Google and J&J's Ethicon are developing a new MIS surgical robot
"Johnson & Johnson today announced that Ethicon, a medical device company in the Johnson & Johnson family of companies, has executed a definitive agreement to enter into a strategic collaboration with Google, Inc., working with the Life Sciences team on advancing surgical robotics to benefit surgeons, patients and health care systems.
The companies will bring together capabilities, intellectual property and expertise to create an innovative robotic-assisted surgical platform capable of integrating advanced technologies with the goal of improving health care delivery in the operating room. The collaboration was facilitated by Johnson & Johnson Innovation in California."
"Google wants to be everywhere, even inside your body. On Friday, Google and the pharmaceutical giant Johnson & Johnson announced a partnership between Google’s life sciences division and Ethicon, a division of Johnson & Johnson that makes surgical products, to develop new robot-assisted surgery technologies. The deal “will help explore how the latest innovations in computer science and advanced imaging and sensors could be integrated into tools that help surgeons as they operate,” Google said in a statement. For now, the announcement is mostly just that — an announcement. The companies gave few details about the nature of the partnership or how much money might be involved. Google at least said its contribution would not be in developing surgical instruments, but rather in its particular skill in handling large amounts of data. In statements, the companies suggested that some of their goals included developing imaging technologies that would give surgeons a clearer real-time look inside the body, or software that could highlight features that are crucial but difficult to see, such as blood vessels, nerves or the margins around a tumor, which can be crucial to a successful cancer surgery. Google also said its team would try to figure out how to consolidate volumes of medical data and testing into a more useful interface. “Surgeons typically consult multiple separate screens in the operating room to view preoperative medical images (e.g., M.R.I.s), see results of previous surgeries and lab tests, or understand how to navigate an aberrant anatomical structure,” the company said in its statement. “Smart software could overlay these images on top of the interface where a surgeon is already viewing a robotic-assisted operation.”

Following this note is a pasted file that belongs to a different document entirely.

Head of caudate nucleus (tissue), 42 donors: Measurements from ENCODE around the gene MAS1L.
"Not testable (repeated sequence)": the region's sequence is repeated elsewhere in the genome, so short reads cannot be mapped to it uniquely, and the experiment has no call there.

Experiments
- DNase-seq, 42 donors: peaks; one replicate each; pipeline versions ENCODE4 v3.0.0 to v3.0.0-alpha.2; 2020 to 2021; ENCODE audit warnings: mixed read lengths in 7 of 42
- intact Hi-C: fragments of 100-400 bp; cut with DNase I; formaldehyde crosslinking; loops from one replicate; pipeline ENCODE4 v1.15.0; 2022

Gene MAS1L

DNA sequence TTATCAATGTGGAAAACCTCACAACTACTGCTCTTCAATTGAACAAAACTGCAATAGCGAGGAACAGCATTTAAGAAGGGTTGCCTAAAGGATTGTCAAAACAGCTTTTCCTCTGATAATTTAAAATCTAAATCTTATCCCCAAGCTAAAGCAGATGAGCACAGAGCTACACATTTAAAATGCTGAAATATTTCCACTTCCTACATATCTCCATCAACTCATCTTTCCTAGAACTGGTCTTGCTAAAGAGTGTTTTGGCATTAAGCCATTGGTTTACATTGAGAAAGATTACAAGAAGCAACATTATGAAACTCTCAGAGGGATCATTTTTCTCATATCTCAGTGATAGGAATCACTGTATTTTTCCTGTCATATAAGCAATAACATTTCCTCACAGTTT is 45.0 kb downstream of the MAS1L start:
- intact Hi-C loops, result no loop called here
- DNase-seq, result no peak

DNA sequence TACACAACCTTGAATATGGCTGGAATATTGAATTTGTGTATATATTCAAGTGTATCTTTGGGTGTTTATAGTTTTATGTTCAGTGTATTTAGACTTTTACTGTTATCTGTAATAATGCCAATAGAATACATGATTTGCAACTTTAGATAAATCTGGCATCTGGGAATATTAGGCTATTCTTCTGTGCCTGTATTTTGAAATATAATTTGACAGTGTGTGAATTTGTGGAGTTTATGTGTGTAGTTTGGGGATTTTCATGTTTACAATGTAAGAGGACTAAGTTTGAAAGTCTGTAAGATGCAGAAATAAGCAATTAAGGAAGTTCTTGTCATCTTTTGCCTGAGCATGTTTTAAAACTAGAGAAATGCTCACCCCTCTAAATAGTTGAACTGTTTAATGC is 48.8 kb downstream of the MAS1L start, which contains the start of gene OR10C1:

Hat tip: TianX